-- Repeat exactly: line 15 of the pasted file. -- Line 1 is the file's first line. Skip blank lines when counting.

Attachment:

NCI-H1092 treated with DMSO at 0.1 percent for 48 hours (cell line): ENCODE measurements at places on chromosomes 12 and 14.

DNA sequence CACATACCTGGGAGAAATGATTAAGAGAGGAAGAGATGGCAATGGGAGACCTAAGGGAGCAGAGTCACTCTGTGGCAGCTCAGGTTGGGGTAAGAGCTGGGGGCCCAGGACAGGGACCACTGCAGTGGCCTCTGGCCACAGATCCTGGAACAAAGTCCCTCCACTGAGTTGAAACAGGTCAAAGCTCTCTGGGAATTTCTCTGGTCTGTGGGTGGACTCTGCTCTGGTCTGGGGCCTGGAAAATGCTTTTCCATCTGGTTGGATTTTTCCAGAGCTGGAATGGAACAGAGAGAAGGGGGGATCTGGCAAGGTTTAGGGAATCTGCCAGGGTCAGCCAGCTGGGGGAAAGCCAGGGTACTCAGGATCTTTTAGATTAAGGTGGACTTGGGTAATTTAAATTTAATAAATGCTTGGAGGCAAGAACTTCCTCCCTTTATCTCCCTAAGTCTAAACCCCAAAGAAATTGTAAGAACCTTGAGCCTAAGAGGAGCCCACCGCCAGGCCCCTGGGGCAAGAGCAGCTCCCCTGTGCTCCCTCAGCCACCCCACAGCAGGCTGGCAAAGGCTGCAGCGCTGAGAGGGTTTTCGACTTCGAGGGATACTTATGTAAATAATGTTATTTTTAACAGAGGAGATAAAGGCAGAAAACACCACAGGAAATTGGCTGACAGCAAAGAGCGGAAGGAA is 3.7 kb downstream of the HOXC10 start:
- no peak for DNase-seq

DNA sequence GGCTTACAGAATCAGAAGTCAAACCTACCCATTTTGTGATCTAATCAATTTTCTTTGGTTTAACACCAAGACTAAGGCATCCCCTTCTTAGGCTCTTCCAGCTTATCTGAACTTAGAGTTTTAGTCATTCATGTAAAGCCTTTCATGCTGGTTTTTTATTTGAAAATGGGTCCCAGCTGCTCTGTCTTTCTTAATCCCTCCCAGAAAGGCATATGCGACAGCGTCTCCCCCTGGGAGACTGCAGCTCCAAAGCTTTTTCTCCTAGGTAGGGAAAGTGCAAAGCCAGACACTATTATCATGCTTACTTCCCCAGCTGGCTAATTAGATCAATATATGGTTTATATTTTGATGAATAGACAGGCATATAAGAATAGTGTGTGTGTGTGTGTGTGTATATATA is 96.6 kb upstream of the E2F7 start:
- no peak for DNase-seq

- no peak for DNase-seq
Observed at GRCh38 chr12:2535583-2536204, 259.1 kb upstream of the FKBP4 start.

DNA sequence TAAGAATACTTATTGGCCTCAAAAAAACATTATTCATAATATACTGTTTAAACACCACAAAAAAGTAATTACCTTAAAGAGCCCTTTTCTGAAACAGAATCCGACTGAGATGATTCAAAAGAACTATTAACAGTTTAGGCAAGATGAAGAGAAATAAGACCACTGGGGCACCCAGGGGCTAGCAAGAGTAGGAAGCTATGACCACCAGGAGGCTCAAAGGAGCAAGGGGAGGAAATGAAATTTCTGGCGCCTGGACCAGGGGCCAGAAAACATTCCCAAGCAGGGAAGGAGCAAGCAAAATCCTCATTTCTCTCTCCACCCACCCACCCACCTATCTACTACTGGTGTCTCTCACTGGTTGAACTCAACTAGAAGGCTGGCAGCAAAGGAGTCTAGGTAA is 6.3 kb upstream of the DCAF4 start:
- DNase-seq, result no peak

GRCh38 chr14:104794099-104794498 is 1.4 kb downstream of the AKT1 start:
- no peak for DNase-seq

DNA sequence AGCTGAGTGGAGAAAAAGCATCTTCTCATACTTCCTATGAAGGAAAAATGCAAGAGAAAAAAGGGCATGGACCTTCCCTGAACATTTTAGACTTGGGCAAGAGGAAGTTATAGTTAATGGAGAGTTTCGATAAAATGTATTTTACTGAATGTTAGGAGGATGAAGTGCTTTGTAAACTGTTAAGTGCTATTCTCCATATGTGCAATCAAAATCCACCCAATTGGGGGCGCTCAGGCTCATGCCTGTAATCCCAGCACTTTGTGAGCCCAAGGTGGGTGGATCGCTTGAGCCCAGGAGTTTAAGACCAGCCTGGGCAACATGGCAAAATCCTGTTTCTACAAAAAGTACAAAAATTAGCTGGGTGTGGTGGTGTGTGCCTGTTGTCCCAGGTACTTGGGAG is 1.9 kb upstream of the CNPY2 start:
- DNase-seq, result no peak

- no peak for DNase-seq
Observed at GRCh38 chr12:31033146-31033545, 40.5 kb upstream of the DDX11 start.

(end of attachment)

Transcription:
Observed at GRCh38 chr12:31033146-31033545, 40.5 kb upstream of the DDX11 start.